The state of Florida has been more than generous with one of its adopted sons, and if Ford Chip Ganassi Racing's Sebastien Bourdais can win his class this weekend at Sebring, the Frenchman could complete an unbelievable hat trick.
In the span of 42 days, Bourdais became a class winner in January's Rolex 24 at Daytona with the Ganassi Ford team and backed it up with a win on Sunday in his hometown of St. Petersburg as his Dale Coyne Racing Honda team slayed IndyCar's giants at its season opener. If he can steer the No. 66 Ford GT into Victory Lane Saturday night with teammates Joey Hand and Dirk Muller, it would cap an amazing, once-in-a-lifetime string of success for the 38-year-old veteran.
Ford 66 LAT"I don't see any problem with that!" he told RACER. "I'm not going to spit on anything that comes my way. Life is far too short and racing is far too hard to give up on any big ones like that. We stand a chance at Sebring."
Coming off a strong test for the FCGR team at Sebring, Bourdais says he and his teammates could add 12 more hours of endurance racing victory to what they earned as the GTE-Pro class winners of the 24 Hours of Le Mans last June and the 24 hours they recently captured at Daytona.
"Obviously, the car was really, really good at the test," he added. "I think we did a really good job. Everybody was really happy the way the car in the way it was responding. The feedback was exactly the same from the three of us, which is the second time that happened after Daytona. That is rare enough.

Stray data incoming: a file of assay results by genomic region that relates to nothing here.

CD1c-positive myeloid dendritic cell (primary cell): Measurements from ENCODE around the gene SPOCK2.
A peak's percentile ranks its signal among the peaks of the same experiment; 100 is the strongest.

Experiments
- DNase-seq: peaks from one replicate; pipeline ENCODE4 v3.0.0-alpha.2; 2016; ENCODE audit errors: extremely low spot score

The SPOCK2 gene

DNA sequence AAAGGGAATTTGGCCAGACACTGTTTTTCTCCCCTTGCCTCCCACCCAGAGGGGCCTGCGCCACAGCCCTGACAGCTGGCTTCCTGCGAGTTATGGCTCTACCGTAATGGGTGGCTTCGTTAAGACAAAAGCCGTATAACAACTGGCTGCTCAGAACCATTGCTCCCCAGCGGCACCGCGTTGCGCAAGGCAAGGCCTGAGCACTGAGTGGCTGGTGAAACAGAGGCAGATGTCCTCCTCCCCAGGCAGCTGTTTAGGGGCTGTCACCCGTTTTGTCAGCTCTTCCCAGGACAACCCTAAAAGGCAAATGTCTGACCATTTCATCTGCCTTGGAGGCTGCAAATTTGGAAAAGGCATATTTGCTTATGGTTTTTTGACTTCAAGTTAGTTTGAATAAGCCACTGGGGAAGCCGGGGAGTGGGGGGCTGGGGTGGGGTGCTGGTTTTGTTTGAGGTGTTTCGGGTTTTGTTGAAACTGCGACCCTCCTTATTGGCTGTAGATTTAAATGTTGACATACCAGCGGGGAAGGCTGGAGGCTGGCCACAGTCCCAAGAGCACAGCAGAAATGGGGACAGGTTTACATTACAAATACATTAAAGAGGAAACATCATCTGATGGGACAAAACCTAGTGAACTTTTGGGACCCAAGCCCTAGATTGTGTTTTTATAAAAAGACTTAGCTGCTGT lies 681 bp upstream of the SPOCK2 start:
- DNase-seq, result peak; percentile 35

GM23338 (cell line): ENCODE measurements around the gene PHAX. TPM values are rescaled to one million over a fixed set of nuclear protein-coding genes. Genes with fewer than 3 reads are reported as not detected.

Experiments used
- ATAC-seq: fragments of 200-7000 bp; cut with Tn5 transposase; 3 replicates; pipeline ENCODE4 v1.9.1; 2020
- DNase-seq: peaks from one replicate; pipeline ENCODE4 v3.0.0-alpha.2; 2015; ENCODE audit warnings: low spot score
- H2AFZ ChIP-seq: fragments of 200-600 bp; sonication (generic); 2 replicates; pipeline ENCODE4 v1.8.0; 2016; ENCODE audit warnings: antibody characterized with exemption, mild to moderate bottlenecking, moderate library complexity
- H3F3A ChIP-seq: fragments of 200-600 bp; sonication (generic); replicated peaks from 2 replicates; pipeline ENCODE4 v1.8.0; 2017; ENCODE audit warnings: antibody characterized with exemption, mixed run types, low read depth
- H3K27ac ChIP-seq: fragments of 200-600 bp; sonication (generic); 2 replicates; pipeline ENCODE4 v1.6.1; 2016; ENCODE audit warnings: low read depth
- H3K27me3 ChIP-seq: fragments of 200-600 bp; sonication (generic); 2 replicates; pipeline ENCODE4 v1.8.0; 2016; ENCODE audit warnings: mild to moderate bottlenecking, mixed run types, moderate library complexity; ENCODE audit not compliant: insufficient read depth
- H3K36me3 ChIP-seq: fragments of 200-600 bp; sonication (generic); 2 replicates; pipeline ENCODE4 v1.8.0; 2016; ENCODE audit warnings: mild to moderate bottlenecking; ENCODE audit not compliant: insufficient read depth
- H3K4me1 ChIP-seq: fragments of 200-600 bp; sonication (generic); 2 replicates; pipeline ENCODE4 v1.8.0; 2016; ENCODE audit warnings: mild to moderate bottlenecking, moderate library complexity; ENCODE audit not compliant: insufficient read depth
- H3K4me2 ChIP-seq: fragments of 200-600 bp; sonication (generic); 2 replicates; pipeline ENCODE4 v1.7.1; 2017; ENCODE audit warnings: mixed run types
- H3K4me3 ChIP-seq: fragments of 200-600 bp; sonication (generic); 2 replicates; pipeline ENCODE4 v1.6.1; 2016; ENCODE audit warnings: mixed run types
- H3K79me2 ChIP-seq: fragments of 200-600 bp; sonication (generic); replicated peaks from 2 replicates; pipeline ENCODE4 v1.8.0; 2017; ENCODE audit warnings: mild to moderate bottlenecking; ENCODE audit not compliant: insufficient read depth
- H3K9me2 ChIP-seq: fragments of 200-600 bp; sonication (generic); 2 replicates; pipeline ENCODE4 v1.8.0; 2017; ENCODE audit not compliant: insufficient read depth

"It bodes well I think, and if unexpected stuff doesn't start to happen, we have a shot. Then obviously, the race is so competitive. That is why it is almost so surprising that we got [24-hour] wins in that short period of time both at Le Mans and Daytona, because there were a lot of things that could have stopped us from doing that. I've got two great teammates, but sometimes racing is cruel. You don't always get the shot that you deserve."
One of the benefits of moonlighting with the Ganassi team for Bourdais has been the opportunity to work with fellow four-time IndyCar champion Scott Dixon. With Bourdais' mastery of Champ Car in the 2000s taking place while Dixon was on his own tear in the IndyCar Series, the two didn't start to cross paths on a regular basis until Bourdais landed in IndyCar in 2011. Although the New Zealander is currently positioned as a rival in open wheel, the two have become friends while driving Fords for Ganassi at the long races.
Bourdais Dixon Indycar st pete podium lat"I think the world of Scott," said Bourdais, who shared the St. Pete podium with Dixon. "He is, as far as I'm concerned, probably the most versatile and one of the very, very best there has ever been. It is funny because we have been orbiting around each other a little bit over the years. We had a shootout together for a Formula 3000 seat and he was already quick as hell.
"Obviously, he's had the career that he has had. And the real first time that we interacted around each other to see what we were both doing, it is in the Ford. It is not exactly our kind of car or our element but we can still see what we were doing comparing to each other and then I can definitely say that didn't tame my respect for his abilities."